The American Weekly was published by the Hearst Corporation (from November 1896 up to the 1963) for inclusion as a supplement to their Sunday newspapers.  It was the Parade magazine of its day, and it was also a precursor of the National Enquirer.  It was billed as having a circulation of over 50,000,000 readers and was filled with scantily clad showgirls and tales of murder and suspense.  It was large - about 21"x15" - and printed on fragile newsprint, so few copies have survived the ensuing decades.  While much of each 12-24-page issue is taken up with sensationalistic photos and text (and even some acknowledged fiction), the illustrations are generally good quality, especially the covers.  Starting in mid December 1922, King Features Inc. syndicated Bonzo's image for this supplement.  Under the title "A Dog's Life", they were used as the front page of the supplement & started out by replicating the same images as had appeared in The Sketch magazine.  By early 1926 these had been replaced with the short story style strips that had first appeared in Tit-Bits magazine in the UK.  By 1932, after around 115 front covers were published featuring Bonzo, "A Dog's Life" series finished.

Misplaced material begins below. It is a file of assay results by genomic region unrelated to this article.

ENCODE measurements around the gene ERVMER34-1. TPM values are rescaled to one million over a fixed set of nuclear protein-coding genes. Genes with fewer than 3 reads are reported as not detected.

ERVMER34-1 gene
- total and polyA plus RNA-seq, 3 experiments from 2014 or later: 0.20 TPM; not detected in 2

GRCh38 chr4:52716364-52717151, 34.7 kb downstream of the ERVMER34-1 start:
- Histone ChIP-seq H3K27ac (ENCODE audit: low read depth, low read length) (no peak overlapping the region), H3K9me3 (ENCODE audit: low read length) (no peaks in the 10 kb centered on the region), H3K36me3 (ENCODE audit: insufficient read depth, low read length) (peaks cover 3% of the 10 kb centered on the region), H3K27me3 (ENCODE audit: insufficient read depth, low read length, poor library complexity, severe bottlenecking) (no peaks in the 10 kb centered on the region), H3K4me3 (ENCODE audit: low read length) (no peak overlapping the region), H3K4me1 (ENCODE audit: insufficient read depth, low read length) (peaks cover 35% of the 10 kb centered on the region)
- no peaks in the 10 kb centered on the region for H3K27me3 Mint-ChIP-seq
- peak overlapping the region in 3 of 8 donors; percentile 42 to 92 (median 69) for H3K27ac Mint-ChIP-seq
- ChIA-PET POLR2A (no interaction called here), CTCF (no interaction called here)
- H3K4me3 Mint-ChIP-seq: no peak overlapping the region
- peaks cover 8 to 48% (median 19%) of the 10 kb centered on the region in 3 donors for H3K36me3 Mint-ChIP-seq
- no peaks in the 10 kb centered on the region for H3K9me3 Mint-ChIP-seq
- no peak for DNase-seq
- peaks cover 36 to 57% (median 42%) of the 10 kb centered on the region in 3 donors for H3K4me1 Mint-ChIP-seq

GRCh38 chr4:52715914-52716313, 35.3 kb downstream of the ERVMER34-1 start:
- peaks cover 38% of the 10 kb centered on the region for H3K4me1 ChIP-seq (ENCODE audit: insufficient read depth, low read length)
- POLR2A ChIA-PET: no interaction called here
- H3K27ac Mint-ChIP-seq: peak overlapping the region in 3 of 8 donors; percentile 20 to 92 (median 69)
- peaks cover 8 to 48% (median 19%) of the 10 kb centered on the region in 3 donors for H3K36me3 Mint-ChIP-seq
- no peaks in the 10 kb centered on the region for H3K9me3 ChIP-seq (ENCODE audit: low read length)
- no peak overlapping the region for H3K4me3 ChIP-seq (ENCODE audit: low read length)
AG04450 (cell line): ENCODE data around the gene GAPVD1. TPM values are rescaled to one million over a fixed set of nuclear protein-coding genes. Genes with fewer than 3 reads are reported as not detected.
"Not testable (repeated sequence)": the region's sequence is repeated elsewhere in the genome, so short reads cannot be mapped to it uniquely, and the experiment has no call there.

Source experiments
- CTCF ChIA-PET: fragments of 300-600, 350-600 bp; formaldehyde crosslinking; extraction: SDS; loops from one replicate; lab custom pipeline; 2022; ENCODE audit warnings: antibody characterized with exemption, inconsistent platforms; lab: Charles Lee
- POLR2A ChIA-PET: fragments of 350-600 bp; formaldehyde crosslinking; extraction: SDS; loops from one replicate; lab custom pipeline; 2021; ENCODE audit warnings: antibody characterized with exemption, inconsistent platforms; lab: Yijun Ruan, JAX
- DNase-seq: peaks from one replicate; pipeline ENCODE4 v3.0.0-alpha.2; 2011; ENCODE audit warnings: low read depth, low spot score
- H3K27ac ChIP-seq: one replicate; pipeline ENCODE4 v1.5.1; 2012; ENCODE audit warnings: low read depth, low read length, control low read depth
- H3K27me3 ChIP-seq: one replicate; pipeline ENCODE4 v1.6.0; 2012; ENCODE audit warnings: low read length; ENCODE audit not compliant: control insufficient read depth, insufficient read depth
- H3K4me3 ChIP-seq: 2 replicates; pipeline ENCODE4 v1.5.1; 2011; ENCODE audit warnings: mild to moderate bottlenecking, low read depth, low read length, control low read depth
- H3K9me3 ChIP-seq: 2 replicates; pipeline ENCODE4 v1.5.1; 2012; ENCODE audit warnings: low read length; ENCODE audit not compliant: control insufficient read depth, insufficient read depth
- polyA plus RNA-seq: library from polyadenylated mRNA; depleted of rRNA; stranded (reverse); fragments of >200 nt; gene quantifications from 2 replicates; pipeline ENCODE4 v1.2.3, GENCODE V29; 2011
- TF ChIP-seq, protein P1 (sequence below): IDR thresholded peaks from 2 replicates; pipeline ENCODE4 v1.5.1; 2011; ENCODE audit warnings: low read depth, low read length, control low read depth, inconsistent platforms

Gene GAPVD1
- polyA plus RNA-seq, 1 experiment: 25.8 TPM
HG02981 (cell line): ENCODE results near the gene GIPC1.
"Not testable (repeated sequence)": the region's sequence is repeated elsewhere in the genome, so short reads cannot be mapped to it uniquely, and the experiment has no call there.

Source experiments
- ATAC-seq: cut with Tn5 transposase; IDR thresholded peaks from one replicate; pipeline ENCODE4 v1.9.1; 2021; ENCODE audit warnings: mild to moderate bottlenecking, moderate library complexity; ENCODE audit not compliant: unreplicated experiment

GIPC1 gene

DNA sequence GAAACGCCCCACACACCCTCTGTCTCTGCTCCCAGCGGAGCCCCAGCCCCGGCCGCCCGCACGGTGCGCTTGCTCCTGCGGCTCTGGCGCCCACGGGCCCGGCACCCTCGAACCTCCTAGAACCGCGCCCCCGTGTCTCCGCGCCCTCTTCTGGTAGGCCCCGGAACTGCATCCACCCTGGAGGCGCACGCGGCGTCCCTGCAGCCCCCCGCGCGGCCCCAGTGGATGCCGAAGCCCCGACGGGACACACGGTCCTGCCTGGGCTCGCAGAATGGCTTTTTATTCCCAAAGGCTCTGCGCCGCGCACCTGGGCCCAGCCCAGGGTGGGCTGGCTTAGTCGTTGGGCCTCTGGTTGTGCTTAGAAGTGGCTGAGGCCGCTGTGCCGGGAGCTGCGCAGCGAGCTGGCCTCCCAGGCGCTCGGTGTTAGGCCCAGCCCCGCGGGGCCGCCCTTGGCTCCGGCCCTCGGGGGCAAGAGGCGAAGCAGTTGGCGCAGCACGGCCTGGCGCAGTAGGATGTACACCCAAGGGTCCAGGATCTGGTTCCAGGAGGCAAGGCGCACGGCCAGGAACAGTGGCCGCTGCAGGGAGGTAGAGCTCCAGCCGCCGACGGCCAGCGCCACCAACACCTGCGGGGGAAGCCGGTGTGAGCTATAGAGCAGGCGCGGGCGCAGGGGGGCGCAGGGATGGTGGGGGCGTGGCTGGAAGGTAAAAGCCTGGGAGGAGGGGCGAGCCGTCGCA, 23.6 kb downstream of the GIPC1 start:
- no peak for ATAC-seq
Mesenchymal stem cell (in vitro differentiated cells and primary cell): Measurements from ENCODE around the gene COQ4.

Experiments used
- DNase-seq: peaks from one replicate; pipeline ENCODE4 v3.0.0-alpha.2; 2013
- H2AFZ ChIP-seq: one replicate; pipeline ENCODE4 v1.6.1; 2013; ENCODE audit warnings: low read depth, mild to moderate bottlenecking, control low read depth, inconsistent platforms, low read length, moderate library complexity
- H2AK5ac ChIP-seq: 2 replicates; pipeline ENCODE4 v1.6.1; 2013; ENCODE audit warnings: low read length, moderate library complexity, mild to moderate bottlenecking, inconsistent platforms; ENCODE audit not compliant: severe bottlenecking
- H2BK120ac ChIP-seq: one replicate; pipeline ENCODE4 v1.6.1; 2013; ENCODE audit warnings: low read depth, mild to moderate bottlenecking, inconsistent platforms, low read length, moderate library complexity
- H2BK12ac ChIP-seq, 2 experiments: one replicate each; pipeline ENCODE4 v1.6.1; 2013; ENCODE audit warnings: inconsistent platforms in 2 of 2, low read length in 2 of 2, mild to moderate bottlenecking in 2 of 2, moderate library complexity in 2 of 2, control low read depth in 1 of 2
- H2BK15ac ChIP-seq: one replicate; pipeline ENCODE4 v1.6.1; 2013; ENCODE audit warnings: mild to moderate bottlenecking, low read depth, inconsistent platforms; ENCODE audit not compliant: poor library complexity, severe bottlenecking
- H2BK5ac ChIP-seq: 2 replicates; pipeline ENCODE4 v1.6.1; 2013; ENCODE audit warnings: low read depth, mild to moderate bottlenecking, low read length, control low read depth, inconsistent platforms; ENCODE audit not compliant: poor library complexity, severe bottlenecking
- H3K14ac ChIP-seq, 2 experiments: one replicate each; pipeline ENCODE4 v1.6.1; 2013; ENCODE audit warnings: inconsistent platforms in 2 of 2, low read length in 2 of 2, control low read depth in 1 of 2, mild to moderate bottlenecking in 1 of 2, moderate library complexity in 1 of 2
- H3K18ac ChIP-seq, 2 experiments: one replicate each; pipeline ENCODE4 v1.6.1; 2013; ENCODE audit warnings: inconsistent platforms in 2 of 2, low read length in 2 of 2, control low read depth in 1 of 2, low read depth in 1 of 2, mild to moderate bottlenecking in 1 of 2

Here are a few examples of the series:

17th December 1922 - "Why the Dickens did you cut me off"

27th October 1923 - "Bonzo shows the Bonzolines how to do it"

19th July 1925 - "Bonzo gives a little surprise party"

16th August 1925 - "Bonzo catches a crab"

24th October 1926 - "Bonzo gets the reward"

14th November 1926 - "Bonzo and the busy bee"

6th July 1930 - Untitled

  10th July 1932 - Untitled

14th August 1932 - Untitled

You can see many more images from this publication in The George E. Studdy Archive area of this site.